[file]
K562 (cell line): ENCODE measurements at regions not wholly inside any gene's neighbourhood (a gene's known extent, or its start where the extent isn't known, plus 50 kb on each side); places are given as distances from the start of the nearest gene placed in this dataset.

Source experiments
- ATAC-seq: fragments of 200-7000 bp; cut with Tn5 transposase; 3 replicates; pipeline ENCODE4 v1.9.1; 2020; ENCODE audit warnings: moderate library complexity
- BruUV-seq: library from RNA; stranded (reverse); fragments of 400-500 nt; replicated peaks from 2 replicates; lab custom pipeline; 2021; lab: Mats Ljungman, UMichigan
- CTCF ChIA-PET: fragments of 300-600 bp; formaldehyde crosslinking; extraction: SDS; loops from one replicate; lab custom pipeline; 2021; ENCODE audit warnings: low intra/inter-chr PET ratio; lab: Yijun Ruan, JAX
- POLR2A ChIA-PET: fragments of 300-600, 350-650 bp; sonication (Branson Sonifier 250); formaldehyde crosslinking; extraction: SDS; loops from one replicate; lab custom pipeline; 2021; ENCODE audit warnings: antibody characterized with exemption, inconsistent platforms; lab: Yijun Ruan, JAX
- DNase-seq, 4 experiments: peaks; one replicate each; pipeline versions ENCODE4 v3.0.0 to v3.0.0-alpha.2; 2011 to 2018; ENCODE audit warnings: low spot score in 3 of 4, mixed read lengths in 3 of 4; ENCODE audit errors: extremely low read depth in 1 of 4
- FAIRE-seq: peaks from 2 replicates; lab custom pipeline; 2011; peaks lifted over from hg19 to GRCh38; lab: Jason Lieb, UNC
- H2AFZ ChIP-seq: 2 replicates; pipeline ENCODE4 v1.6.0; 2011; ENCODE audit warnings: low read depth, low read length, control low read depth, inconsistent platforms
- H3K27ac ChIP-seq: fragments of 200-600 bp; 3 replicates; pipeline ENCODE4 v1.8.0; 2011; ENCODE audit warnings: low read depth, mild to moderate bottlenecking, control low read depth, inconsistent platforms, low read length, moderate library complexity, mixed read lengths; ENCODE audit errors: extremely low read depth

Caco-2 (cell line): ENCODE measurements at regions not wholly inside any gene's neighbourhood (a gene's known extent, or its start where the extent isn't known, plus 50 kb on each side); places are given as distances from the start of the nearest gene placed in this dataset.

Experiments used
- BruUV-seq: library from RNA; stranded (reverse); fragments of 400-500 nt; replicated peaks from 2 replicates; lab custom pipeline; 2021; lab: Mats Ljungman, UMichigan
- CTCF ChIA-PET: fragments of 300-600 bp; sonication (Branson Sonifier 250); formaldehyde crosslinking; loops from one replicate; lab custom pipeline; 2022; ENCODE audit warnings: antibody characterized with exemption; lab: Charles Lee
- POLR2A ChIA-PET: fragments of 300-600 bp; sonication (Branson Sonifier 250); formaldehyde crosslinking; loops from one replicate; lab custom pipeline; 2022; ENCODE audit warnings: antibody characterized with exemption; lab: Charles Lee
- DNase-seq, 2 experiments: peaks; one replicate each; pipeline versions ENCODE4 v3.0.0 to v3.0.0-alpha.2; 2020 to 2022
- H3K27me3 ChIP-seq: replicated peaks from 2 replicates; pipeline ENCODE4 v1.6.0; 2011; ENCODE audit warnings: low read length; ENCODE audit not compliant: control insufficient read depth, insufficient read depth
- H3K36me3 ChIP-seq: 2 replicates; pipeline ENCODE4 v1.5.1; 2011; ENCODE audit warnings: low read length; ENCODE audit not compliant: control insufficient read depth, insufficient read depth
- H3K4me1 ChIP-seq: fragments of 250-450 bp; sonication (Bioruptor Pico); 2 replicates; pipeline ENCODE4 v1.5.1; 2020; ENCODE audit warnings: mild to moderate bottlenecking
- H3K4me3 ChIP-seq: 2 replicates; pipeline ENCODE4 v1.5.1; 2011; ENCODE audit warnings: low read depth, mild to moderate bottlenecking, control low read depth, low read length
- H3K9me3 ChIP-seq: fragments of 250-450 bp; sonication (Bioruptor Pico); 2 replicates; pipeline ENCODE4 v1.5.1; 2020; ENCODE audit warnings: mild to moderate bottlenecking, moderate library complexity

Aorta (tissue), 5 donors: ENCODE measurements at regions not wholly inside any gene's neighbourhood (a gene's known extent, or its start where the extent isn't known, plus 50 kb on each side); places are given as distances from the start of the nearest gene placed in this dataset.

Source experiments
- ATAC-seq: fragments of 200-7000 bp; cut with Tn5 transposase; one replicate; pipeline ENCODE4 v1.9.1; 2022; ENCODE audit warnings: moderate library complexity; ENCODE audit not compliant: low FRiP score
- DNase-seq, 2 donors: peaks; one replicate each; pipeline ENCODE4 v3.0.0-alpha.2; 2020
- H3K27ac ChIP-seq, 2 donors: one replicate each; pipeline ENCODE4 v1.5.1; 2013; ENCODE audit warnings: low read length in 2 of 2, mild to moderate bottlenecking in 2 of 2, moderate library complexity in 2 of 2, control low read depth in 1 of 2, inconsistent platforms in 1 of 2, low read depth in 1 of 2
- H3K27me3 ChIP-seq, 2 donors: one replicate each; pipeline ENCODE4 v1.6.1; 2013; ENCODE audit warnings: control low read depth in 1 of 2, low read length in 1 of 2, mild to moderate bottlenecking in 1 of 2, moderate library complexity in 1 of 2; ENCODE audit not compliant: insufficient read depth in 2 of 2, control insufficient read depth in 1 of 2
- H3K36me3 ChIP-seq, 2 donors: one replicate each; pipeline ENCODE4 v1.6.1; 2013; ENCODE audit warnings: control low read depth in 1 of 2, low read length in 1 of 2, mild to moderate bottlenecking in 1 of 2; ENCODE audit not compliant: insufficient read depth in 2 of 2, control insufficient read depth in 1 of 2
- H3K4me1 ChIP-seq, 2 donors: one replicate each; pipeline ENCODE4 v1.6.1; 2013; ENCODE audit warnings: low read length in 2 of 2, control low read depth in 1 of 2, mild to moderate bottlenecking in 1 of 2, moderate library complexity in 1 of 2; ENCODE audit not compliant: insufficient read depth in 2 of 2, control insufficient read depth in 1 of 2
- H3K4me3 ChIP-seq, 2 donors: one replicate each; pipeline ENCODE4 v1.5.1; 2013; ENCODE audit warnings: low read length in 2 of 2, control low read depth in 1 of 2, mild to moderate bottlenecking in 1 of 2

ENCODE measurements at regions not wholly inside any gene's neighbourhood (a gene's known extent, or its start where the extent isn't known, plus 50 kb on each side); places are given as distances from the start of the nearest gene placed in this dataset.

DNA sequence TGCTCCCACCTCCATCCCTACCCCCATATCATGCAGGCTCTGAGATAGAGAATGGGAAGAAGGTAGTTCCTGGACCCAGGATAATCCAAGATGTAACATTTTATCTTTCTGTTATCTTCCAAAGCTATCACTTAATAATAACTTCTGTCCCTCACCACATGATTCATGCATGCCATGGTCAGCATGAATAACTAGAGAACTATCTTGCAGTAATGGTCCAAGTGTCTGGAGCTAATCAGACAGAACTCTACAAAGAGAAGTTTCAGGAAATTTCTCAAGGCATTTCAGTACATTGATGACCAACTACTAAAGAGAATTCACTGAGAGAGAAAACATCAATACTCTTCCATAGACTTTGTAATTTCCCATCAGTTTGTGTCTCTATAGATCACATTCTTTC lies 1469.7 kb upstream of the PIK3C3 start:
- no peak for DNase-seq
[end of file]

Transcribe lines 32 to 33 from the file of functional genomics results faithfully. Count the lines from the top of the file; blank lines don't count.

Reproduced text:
DNA sequence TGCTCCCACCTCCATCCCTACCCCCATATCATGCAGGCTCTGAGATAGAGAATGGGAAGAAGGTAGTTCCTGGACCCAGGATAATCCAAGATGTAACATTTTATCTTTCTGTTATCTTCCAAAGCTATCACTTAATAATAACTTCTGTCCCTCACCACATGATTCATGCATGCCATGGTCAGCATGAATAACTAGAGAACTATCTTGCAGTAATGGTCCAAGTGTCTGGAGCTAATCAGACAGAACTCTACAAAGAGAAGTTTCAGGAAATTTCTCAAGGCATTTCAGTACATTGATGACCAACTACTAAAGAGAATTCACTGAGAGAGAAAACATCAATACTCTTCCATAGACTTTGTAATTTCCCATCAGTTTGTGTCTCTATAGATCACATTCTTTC lies 1469.7 kb upstream of the PIK3C3 start:
- no peak for DNase-seq